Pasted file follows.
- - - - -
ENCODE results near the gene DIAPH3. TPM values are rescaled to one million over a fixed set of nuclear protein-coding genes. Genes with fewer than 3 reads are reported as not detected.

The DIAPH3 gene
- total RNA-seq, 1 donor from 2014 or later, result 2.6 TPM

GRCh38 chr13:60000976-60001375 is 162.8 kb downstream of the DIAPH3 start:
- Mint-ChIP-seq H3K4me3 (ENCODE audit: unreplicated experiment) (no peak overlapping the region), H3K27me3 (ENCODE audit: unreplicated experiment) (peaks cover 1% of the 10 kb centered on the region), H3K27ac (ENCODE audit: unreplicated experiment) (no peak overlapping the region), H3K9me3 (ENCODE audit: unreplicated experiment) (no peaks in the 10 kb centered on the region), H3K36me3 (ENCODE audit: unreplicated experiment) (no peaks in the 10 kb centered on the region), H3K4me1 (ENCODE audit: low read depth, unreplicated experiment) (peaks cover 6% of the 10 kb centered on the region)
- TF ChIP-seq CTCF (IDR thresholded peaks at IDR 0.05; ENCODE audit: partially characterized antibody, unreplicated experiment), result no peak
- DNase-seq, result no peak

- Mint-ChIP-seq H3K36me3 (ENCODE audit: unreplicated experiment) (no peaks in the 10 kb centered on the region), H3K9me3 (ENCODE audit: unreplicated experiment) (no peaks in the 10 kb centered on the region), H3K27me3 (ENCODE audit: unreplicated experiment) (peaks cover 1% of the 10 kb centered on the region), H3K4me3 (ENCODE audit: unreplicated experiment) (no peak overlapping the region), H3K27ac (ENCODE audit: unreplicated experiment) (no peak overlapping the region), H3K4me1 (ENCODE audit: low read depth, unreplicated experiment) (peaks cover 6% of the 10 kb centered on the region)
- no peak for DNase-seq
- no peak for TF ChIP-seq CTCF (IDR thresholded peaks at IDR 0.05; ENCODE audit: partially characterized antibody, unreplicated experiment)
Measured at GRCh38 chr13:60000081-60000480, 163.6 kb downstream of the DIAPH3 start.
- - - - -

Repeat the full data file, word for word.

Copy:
ENCODE results near the gene DIAPH3. TPM values are rescaled to one million over a fixed set of nuclear protein-coding genes. Genes with fewer than 3 reads are reported as not detected.

The DIAPH3 gene
- total RNA-seq, 1 donor from 2014 or later, result 2.6 TPM

GRCh38 chr13:60000976-60001375 is 162.8 kb downstream of the DIAPH3 start:
- Mint-ChIP-seq H3K4me3 (ENCODE audit: unreplicated experiment) (no peak overlapping the region), H3K27me3 (ENCODE audit: unreplicated experiment) (peaks cover 1% of the 10 kb centered on the region), H3K27ac (ENCODE audit: unreplicated experiment) (no peak overlapping the region), H3K9me3 (ENCODE audit: unreplicated experiment) (no peaks in the 10 kb centered on the region), H3K36me3 (ENCODE audit: unreplicated experiment) (no peaks in the 10 kb centered on the region), H3K4me1 (ENCODE audit: low read depth, unreplicated experiment) (peaks cover 6% of the 10 kb centered on the region)
- TF ChIP-seq CTCF (IDR thresholded peaks at IDR 0.05; ENCODE audit: partially characterized antibody, unreplicated experiment), result no peak
- DNase-seq, result no peak

- Mint-ChIP-seq H3K36me3 (ENCODE audit: unreplicated experiment) (no peaks in the 10 kb centered on the region), H3K9me3 (ENCODE audit: unreplicated experiment) (no peaks in the 10 kb centered on the region), H3K27me3 (ENCODE audit: unreplicated experiment) (peaks cover 1% of the 10 kb centered on the region), H3K4me3 (ENCODE audit: unreplicated experiment) (no peak overlapping the region), H3K27ac (ENCODE audit: unreplicated experiment) (no peak overlapping the region), H3K4me1 (ENCODE audit: low read depth, unreplicated experiment) (peaks cover 6% of the 10 kb centered on the region)
- no peak for DNase-seq
- no peak for TF ChIP-seq CTCF (IDR thresholded peaks at IDR 0.05; ENCODE audit: partially characterized antibody, unreplicated experiment)
Measured at GRCh38 chr13:60000081-60000480, 163.6 kb downstream of the DIAPH3 start.